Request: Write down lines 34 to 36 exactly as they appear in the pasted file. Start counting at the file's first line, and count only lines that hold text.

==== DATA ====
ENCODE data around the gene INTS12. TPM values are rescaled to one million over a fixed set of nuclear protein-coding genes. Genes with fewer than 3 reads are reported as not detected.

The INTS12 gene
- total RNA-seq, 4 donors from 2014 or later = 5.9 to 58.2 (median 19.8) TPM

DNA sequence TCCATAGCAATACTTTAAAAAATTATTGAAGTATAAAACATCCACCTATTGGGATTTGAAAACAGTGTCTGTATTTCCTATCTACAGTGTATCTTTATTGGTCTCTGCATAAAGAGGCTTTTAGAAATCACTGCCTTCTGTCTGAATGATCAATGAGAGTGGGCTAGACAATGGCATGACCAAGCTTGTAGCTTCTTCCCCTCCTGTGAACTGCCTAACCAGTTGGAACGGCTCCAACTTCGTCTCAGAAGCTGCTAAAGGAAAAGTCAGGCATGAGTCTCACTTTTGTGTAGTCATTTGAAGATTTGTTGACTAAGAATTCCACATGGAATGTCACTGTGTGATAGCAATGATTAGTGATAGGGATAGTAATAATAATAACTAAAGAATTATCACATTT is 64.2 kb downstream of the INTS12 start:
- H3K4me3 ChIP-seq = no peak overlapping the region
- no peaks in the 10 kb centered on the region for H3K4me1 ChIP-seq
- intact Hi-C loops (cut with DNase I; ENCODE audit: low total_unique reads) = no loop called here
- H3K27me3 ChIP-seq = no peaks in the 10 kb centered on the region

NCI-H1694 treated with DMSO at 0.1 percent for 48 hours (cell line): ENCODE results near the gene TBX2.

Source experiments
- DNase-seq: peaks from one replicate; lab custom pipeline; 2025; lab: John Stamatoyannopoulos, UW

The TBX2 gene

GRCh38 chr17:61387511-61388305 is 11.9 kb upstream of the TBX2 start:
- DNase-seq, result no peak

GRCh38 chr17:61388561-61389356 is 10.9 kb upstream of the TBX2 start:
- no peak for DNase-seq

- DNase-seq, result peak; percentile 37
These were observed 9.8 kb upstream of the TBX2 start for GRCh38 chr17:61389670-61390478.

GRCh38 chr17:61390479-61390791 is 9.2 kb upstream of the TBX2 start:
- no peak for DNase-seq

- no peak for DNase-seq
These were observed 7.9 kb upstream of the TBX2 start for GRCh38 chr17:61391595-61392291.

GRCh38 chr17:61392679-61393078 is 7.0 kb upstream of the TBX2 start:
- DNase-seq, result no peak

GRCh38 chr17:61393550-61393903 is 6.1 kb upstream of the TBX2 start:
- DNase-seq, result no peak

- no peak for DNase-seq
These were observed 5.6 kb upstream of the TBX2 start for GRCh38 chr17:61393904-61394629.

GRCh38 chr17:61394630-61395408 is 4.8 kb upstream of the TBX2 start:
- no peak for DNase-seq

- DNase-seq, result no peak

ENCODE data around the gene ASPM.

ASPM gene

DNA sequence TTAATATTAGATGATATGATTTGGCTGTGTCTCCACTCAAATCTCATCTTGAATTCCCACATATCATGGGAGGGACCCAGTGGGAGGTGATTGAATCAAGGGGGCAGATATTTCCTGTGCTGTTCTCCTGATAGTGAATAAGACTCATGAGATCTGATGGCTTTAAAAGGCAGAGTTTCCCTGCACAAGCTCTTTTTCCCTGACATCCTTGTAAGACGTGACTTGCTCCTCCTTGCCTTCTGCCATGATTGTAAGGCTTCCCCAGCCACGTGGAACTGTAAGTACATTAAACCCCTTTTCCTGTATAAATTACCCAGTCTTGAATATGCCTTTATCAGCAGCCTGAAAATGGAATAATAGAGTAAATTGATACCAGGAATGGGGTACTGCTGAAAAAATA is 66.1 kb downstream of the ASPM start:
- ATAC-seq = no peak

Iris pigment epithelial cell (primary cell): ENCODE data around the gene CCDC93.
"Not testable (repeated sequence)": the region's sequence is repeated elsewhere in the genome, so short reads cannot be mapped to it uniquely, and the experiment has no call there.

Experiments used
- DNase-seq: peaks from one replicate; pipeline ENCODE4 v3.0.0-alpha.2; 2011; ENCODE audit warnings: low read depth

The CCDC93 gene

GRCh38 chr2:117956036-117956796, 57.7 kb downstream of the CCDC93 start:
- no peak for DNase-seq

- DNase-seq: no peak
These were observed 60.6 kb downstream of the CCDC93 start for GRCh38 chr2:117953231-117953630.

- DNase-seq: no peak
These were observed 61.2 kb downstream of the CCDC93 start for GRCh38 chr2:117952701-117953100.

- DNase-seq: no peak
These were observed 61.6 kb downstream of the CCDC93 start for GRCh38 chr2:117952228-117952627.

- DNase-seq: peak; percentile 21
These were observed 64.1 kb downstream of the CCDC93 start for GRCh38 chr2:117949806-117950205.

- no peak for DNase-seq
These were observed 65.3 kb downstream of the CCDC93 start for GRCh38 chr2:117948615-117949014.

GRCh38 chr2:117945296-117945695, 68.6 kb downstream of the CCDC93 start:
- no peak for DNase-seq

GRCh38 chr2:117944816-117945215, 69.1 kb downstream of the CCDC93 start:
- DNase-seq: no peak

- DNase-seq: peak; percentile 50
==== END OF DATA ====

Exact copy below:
DNA sequence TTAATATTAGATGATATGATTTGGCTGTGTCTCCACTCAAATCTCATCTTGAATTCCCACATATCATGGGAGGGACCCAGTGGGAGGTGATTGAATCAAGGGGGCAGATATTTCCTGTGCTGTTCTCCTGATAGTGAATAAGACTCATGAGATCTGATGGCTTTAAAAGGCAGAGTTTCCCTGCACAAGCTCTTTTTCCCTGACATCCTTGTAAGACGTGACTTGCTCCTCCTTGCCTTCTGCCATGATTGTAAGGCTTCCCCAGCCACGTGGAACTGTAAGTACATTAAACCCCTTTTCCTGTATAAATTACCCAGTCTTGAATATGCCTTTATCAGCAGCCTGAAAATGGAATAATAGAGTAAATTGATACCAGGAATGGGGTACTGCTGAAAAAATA is 66.1 kb downstream of the ASPM start:
- ATAC-seq = no peak

Iris pigment epithelial cell (primary cell): ENCODE data around the gene CCDC93.